1

If a student is applying to college and requesting student aid, but has a substantial amount of money in a UTMA account, can that negatively affect their chances to receive financial aid? If so, is there anything that can be done to eliminate this negative effect, such as keeping the UTMA a custodial account until after graduation, or converting it to a retirement account?

5

Yes, it's considered the students asset, regardless of the custodian aspect.

I don't know how you'd propose to put it in a retirement account, even with the earned income to facilitate this, the limit is $5500/yr.

The larger issue is parental income. That and parental assets. Tough to game that part of the system to get aid. In the end, one should look to scholarships, both merit and non merit based to maximize college support.

  • Thank you. FA has always been confusing to me. I worked to put myself through college so the idea of considering parental income or assets is hard to wrap my head around, though I understand it happens. As a follow up, my future students are 14 and 15 and our rule is that they must put 20% of their income away 'towards retirement' (it really goes into the UTMA). We do this to help teach them to save more than for the money itself. But from a FA and tax perspective, would it make more sense to setup an actual retirement account for them to contribute to in the new year? – Nicholas Dec 21 '16 at 22:08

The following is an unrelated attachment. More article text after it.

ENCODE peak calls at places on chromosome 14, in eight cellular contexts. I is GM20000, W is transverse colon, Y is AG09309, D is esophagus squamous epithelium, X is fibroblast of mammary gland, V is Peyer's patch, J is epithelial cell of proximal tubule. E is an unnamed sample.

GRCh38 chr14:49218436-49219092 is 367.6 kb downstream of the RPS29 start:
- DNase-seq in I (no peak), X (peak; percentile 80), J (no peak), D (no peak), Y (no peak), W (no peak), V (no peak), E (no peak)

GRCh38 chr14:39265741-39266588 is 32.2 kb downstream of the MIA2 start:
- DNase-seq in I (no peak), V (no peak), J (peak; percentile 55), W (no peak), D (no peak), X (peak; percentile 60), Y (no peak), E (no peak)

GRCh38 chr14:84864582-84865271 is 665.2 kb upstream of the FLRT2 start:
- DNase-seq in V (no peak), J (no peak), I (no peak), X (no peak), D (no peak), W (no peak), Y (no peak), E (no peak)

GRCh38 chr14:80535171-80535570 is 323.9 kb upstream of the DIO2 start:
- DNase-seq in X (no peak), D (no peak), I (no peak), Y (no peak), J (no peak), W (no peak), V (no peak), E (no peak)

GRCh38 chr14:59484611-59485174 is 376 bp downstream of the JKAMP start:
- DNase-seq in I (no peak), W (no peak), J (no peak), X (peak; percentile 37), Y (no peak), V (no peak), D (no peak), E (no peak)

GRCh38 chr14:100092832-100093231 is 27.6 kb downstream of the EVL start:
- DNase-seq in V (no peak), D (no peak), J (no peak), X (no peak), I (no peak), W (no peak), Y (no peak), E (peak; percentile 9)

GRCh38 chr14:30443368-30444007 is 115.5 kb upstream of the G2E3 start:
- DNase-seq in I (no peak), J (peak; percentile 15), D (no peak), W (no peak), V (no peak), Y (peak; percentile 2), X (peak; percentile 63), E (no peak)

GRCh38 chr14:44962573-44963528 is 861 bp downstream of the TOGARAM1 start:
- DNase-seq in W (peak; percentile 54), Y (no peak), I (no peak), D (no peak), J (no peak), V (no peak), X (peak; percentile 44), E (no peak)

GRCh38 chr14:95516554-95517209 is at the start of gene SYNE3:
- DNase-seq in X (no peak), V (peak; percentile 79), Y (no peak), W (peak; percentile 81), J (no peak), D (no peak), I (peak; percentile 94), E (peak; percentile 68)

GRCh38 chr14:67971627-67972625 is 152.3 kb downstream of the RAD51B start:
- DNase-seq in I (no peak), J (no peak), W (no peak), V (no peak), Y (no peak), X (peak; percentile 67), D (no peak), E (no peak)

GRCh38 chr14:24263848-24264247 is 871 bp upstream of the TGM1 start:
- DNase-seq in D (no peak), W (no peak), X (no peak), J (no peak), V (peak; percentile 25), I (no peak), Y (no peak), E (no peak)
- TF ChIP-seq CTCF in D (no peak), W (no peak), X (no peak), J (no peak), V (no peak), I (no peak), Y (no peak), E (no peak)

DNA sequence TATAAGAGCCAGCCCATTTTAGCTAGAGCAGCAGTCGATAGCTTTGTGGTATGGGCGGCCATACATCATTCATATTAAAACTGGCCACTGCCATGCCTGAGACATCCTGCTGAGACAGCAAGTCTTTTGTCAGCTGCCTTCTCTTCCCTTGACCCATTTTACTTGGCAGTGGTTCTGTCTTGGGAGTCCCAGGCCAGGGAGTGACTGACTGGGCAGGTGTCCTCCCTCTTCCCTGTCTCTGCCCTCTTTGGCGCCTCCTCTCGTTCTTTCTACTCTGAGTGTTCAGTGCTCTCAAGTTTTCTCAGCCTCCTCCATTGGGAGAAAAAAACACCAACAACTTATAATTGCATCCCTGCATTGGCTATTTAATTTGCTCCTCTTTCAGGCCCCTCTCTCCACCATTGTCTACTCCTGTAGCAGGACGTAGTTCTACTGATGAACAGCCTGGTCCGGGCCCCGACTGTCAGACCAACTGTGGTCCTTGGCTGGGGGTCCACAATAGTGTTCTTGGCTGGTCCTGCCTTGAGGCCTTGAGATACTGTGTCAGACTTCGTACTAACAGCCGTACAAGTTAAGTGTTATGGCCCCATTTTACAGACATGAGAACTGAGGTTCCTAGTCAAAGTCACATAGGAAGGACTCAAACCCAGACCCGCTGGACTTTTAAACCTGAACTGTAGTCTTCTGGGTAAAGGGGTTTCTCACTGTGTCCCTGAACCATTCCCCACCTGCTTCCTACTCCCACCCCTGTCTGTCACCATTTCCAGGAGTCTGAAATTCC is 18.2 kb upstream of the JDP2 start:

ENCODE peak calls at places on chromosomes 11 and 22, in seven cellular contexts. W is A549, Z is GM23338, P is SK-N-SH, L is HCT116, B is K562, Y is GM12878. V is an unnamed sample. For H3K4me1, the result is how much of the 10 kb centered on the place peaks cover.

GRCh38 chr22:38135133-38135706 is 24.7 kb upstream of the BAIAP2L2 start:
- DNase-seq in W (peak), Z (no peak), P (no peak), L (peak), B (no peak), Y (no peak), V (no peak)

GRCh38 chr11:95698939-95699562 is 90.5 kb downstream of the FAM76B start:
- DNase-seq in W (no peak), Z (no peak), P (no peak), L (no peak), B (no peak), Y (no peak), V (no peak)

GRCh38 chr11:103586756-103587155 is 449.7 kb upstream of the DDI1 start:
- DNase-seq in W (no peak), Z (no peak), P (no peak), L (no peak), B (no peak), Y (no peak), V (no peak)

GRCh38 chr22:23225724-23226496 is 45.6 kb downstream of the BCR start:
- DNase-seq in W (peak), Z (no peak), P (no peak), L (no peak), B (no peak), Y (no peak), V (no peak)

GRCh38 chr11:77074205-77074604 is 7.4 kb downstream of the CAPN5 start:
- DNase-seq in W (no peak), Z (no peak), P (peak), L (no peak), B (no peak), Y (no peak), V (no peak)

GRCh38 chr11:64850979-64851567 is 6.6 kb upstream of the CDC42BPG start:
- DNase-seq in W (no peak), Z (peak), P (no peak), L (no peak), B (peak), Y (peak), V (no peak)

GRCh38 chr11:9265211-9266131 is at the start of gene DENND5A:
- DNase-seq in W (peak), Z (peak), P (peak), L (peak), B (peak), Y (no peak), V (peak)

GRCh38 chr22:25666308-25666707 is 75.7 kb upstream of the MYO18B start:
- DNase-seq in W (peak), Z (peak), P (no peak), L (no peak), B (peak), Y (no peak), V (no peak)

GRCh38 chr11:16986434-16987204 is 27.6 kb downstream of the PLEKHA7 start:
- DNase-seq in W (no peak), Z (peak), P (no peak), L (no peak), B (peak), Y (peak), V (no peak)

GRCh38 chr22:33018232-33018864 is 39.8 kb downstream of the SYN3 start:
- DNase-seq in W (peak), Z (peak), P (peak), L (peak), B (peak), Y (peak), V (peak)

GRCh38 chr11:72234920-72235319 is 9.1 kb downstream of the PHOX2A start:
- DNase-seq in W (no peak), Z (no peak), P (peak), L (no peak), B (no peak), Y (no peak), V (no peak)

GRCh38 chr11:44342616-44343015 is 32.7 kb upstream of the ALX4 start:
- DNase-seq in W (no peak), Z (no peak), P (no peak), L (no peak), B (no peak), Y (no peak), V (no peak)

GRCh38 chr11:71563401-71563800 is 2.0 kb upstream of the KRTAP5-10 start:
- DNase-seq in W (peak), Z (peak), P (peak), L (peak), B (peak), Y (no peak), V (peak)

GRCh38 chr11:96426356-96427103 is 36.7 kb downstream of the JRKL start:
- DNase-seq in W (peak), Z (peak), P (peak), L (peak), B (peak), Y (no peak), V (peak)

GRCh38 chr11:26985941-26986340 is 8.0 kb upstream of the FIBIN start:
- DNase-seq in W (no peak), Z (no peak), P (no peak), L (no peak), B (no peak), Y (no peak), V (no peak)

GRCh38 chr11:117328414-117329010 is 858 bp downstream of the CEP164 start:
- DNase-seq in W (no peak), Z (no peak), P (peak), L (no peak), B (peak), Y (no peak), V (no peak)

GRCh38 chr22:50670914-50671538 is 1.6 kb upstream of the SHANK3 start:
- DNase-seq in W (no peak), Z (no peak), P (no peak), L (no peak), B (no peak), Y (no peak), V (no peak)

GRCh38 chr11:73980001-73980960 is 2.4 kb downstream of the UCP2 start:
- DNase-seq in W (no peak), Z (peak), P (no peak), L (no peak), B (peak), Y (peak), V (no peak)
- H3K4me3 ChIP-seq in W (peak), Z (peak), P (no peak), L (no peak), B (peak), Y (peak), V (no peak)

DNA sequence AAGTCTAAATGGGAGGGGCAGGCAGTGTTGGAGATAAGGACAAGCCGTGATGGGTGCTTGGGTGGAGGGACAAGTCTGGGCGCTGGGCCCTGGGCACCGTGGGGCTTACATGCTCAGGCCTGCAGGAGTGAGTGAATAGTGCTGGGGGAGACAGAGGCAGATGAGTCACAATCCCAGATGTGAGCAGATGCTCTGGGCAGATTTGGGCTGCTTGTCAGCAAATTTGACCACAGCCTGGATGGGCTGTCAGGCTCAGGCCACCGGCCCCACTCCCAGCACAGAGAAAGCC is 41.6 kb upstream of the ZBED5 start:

• 1
    @Nicholas That might be a good separate question, to be honest. (The answer is "probably yes" if they have legitimate earned income, in my opinion) – Joe Dec 21 '16 at 22:20
  • I'd open the Accounts now, Roth IRAs, and shift as much as $11,000 each to cover both this year and next. You actually have till tax time 2017, but why wait? – JoeTaxpayer Dec 22 '16 at 3:10

Your Answer

By clicking “Post Your Answer”, you agree to our terms of service, privacy policy and cookie policy

Not the answer you're looking for? Browse other questions tagged or ask your own question.